Food

Plant-Based Restaurant HipCityVeg Is Doubling Its Locations in DC and Beyond

The Philadelphia-based company will debut its first delivery-only outpost in Brentwood.

HipCityVeg's "chick'n nuggets" with sweet potato fries. Photograph courtesy HipCityVeg.

HipCityVeg, the plant-based chain known for fried faux-chicken sandwiches and mushroom “cheesesteaks,” is set to open two more DC locations in the coming months. It’s part of an expansion that will double the Philadelphia-based company’s presence here and across the East Coast.

HipCityVeg already operates restaurants in Chinatown and Dupont, and has five shops in the Philly area. On September 20, the company will open its first delivery-only “go kitchen” in Brentwood to expand its geographic reach. Delivery made up 15 percent of sales pre-pandemic—now, it’s about half. Another dine-in and takeout spot (1201 Half St., SE) will open within a half block from Nats Park in February.

“I really believe that eating plant-based burgers can save the planet. It’s one of the most impactful things we each can do on an individual level,” says CEO and founder Nicole Marquis. “That’s why we’re going all in. And I think this hybrid approach allows us to do it in a way that meets our customers where they really are.”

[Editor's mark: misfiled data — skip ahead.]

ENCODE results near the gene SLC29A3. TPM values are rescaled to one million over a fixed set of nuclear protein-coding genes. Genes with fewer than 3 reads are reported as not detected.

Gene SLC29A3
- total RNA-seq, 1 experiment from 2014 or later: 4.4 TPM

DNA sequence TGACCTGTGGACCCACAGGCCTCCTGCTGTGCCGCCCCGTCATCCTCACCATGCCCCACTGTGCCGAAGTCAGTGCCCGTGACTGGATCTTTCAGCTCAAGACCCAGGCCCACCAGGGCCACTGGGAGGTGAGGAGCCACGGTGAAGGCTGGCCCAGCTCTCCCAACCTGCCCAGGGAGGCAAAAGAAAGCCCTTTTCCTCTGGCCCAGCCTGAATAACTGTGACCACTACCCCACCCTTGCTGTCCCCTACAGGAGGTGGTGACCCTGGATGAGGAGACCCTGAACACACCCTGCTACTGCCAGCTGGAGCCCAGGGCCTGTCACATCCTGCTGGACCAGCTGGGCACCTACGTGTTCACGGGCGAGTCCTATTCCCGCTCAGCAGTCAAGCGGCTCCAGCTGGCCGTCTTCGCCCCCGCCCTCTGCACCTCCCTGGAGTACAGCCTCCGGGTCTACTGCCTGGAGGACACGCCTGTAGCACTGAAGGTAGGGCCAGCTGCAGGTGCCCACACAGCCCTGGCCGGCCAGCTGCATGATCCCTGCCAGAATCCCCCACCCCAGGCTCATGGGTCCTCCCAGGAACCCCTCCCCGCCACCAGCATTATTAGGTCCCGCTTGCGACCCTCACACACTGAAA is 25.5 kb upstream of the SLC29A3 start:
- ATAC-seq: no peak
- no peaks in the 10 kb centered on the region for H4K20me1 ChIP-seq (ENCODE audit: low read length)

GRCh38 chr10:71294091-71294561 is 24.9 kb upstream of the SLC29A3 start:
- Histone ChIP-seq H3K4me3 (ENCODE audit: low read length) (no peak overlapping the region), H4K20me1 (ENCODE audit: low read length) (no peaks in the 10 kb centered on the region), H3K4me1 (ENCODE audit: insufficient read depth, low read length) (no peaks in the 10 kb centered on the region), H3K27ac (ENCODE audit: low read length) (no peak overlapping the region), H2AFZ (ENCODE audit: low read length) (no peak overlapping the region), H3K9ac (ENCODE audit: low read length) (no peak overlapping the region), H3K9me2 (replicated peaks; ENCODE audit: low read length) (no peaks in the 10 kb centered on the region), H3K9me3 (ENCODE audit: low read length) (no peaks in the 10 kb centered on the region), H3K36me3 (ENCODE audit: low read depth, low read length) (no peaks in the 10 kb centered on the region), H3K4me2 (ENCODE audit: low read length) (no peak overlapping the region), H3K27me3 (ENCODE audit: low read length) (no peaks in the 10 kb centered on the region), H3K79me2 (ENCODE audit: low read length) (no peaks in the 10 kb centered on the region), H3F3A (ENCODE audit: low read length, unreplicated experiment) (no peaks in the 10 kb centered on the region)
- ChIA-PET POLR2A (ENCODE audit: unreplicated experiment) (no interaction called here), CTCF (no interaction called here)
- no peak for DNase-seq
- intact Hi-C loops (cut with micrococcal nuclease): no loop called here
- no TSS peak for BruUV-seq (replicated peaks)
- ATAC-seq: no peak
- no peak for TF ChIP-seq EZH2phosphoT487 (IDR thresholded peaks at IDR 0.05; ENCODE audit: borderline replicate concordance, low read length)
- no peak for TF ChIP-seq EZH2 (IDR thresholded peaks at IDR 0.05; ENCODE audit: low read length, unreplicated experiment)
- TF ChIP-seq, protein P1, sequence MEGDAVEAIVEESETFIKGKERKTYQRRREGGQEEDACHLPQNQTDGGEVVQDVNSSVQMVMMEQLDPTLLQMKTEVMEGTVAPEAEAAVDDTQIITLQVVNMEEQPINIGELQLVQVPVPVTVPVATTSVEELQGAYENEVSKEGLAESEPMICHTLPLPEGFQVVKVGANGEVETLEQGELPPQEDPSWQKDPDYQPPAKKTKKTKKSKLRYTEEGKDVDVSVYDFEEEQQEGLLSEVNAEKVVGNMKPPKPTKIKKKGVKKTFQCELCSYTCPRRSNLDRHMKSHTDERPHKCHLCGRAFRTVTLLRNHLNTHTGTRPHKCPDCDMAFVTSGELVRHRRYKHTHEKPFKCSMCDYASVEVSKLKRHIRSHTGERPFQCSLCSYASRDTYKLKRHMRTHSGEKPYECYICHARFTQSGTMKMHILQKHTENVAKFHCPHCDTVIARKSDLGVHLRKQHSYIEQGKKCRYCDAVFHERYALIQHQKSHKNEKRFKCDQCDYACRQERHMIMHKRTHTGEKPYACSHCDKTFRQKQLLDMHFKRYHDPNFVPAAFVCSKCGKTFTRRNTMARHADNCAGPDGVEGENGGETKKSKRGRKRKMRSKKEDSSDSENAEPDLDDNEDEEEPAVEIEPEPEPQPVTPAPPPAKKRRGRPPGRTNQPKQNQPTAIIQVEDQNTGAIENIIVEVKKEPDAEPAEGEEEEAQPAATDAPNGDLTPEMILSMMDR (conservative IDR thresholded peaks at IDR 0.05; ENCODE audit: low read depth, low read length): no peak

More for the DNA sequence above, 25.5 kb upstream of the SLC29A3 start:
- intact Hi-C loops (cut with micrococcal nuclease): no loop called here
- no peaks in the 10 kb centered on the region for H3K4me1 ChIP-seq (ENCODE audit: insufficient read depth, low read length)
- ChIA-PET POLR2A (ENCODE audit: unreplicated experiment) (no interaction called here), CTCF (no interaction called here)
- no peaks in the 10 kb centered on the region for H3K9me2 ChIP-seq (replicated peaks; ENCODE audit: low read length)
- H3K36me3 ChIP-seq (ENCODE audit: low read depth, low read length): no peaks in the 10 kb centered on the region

Marquis says HipCityVeg is seeing record breaking sales company-wide. It’s a huge leap from last March, when the business was forced to lay off around 200 employees following pandemic shutdowns. But Marquis says they were able to rebuild quickly by expanding their delivery platforms, offering value meals, and investing in marketing and advertising when others weren’t. A booming interest in plant-based foods has helped too.

“With the continuing, crushing news about the climate, that has given added urgency for solutions,” Marquis says. She touts that plant-based food is “the single most important thing we can do to fend off this climate crisis.”

While the company at large has thrived, the delay in office openings has been rough on HipCityVeg’s downtown DC spots. In Chinatown, sales are still down by over 20 percent.

“DC hasn’t rebounded as much as Philadelphia has in terms of sales. I think it has to do with DC having more restrictions,” Marquis says. “Pre-pandemic, it was incredible. It’s really why I strongly believe in doubling down in DC.”

Meanwhile, HipCityVeg will soon be adding six more locations between New York and Philadelphia, bringing its total number of stores to 15. Three of those are takeout-only locations.

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Jessica Sidman
Food Editor

Jessica Sidman covers the people and trends behind D.C.’s food and drink scene. Before joining Washingtonian in July 2016, she was Food Editor and Young & Hungry columnist at Washington City Paper. She is a Colorado native and University of Pennsylvania grad.